Find out how you can leverage Born Digital's Generative and Conversational AI solutions to drive business results.

What is LLM Fine-Tuning?

What is LLM Fine-Tuning?

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Neural networks known as Large Language Models (LLMs) undergo training on extensive internet datasets to acquire a comprehensive “world model” based on statistical correlations. These models exhibit remarkable generative capabilities across various tasks such as answering questions, summarizing documents, writing software code, and translating human language.

Nevertheless, employing LLMs within the enterprise setting necessitates harnessing their inherent power and refining their abilities to cater to specific customer requirements.

Tailoring LLMs for Specific Use Cases

To achieve this, it is essential to grasp the specific use case requiring attention and determine the most effective method for aligning the model’s responses with reliable business expectations. Several approaches exist for contextualizing a general-purpose generative model, with fine-tuning and RAG (Retrieval Augmented Generation) emerging as two widely recognized methods.

Understanding Retrieval Augmented Generation (RAG)

Retrieval Augmented Generation (RAG) involves enhancing system prompts (instructions given to the model) with external knowledge sources, such as an organizational document library, commonly known as a Knowledge Base. This approach is optimal for producing accurate, well-informed factual responses, minimizing instances of the model generating inaccurate information.

RAG operates by combining a retriever and a generator, allowing each component to be optimized independently. The retriever indexes the data corpus within the Knowledge Base, pinpointing relevant passages concerning a user’s query. Meanwhile, the generator utilizes this context, along with the original query, to create the final output. This modular design enhances transparency and scalability.

When is Fine-Tuning Necessary?

On the other hand, Fine-Tuning offers additional customization by incorporating new knowledge directly into the model, enabling it to learn or adapt its acquired knowledge for specific tasks. This process involves supervised learning based on labeled datasets, updating the model’s weights. Typically, the demonstration datasets consist of prompt-response pairs that specify the refined knowledge required for a particular task.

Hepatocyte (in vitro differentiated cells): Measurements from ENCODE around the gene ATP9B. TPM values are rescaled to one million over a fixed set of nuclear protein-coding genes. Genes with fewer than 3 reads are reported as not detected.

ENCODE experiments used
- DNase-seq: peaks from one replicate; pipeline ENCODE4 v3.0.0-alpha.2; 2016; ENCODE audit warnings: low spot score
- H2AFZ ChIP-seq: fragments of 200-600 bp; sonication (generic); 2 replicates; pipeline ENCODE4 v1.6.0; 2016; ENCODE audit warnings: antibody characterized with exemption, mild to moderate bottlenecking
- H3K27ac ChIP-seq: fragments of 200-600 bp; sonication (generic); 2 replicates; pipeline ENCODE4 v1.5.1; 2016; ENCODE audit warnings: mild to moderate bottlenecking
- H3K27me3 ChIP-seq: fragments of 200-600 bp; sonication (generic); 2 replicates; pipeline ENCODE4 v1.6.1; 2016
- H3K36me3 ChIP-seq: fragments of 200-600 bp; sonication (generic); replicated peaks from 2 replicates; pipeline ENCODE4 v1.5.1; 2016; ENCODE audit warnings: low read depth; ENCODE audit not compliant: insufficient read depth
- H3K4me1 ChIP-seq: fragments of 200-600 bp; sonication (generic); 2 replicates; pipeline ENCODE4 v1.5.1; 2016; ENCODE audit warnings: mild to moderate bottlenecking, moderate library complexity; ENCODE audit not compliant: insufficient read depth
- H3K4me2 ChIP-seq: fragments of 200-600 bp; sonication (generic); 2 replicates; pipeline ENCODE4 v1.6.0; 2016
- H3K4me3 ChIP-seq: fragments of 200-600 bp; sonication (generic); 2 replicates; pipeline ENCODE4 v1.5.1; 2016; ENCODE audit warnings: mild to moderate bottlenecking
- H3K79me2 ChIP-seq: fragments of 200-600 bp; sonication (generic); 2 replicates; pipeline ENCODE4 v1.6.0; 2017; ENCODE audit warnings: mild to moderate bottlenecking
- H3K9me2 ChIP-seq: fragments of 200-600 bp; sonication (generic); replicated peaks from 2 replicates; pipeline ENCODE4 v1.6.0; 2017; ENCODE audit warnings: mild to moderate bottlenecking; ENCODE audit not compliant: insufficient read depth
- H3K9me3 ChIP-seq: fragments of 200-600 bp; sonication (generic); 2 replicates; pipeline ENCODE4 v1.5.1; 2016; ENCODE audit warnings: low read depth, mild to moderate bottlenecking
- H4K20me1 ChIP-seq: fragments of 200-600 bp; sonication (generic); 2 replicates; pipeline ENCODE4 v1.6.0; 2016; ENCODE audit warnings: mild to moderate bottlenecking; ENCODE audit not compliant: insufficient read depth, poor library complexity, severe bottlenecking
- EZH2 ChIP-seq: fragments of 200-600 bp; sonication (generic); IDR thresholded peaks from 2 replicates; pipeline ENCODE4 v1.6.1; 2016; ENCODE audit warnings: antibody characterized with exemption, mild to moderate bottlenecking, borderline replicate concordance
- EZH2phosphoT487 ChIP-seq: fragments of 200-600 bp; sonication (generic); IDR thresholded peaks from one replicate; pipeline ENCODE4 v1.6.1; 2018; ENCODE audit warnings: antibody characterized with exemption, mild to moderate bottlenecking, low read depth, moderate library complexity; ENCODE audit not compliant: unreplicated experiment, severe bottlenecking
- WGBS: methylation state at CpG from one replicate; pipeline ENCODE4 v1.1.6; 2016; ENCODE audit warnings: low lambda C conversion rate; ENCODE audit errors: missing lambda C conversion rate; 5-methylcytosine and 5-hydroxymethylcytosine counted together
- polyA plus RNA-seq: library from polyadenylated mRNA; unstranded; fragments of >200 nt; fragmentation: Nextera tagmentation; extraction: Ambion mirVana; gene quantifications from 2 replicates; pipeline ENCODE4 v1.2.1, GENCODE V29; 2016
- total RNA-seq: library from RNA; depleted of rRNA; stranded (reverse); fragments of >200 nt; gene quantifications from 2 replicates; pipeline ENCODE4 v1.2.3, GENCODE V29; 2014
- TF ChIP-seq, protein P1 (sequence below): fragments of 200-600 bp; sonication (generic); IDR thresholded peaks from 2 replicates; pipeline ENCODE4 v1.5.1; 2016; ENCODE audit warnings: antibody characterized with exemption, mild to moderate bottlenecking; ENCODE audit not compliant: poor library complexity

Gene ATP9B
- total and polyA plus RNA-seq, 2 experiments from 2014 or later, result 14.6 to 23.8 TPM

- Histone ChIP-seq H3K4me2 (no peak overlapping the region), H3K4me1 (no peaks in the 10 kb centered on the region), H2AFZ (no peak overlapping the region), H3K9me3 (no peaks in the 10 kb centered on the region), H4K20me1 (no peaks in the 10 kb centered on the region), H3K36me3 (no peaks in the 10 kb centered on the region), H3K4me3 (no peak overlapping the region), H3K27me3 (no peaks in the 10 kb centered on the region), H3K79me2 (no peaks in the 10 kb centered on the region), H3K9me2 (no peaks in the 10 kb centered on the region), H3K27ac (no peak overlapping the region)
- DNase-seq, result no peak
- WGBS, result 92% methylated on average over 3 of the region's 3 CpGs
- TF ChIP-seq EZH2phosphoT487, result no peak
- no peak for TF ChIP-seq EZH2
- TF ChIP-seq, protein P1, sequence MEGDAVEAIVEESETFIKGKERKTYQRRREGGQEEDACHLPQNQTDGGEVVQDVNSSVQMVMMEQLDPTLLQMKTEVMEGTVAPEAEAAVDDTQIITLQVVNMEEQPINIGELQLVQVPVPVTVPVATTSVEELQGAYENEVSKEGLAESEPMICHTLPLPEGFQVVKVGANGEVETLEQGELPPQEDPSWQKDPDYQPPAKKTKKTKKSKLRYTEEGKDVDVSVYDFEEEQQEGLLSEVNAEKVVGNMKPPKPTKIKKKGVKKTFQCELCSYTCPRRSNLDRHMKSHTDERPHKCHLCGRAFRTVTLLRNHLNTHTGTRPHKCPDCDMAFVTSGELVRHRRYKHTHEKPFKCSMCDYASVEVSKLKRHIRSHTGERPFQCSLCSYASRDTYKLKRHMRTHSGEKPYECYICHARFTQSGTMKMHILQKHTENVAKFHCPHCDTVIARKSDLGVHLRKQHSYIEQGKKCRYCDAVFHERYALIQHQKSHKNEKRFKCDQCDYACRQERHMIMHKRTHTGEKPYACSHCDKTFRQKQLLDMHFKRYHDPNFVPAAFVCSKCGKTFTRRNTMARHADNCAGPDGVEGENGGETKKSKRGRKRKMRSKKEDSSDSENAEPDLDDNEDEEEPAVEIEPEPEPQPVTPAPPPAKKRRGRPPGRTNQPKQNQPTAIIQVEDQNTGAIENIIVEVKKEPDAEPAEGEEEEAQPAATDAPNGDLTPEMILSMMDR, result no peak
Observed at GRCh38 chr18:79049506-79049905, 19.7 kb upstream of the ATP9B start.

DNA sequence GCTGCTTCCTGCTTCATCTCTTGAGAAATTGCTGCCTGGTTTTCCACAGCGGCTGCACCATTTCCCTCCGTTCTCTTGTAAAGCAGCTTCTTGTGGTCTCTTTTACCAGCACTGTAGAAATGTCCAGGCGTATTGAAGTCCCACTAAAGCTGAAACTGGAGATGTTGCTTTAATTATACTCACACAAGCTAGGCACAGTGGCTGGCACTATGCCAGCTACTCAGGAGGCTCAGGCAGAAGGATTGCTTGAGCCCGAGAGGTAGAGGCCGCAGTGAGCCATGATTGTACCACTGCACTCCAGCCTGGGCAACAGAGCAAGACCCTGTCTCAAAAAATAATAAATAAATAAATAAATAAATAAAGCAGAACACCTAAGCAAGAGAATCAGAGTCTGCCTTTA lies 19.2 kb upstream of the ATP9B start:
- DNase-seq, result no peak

Several crucial considerations should be taken into account before determining how to tailor a generic model to meet specific business requirements. Fine-tuning becomes relevant when attempts to direct the model to execute a particular task prove ineffective or fail to consistently produce the desired outputs. The initial step in comprehending the problem or task involves experimenting with prompts and establishing a baseline for the model’s performance.

Addressing Business Needs Through Fine-Tuning

Fine-tuning becomes particularly advantageous when dealing with proprietary data, providing a heightened level of control and privacy. Instances involving sensitive data, edge cases, or scenarios where establishing a specific tone is essential may justify allowing the model to learn and adapt in an unstructured manner, rather than relying on intricately crafted prompts.

Fine-Tuning for Domain-Specific LLMs

When an out-of-the-box model lacks familiarity with domain or organization-specific terminology, opting for a custom fine-tuned model, also known as a domain-specific model, becomes a viable solution for executing standard tasks within that domain or micro-domain.

Fine-tuning proves effective when there is a need to reduce costs or latency during inference. A fine-tuned model can yield high-quality results in specific tasks with concise instruction prompts. However, it’s essential to acknowledge that interpreting or debugging predictions from a fine-tuned model is not a straightforward process. Various factors, including data quality, data ordering, and the model’s hyperparameters, may impact its performance.

The success of fine-tuning relies heavily on the availability of accurate, targeted datasets. Before embarking on the fine-tuning process, it is crucial to ensure that there is a sufficient amount of representative data to prevent the model from overfitting to limited information. Overfitting refers to a model’s restricted ability to generalize to new data.

Automating Dataset Preparation and Workflow

The preparation of datasets is a resource-intensive endeavor, and introducing automation into segments of this process is a crucial step toward establishing a scalable solution for fine-tuning Large Language Models (LLMs) in enterprise use cases.

Consider this scenario: Suppose the goal is to tailor a model to generate social media posts aligning with the company’s marketing strategy and tone. If the organization already possesses a substantial collection of such posts, serving as golden outputs, these outputs can construct a Knowledge Base. Employing Retrieval Augmented Generation (RAG), key content points can be generated from this Knowledge Base. Combining these generated content points with their corresponding outputs forms the dataset essential for fine-tuning the model to excel in this new skill.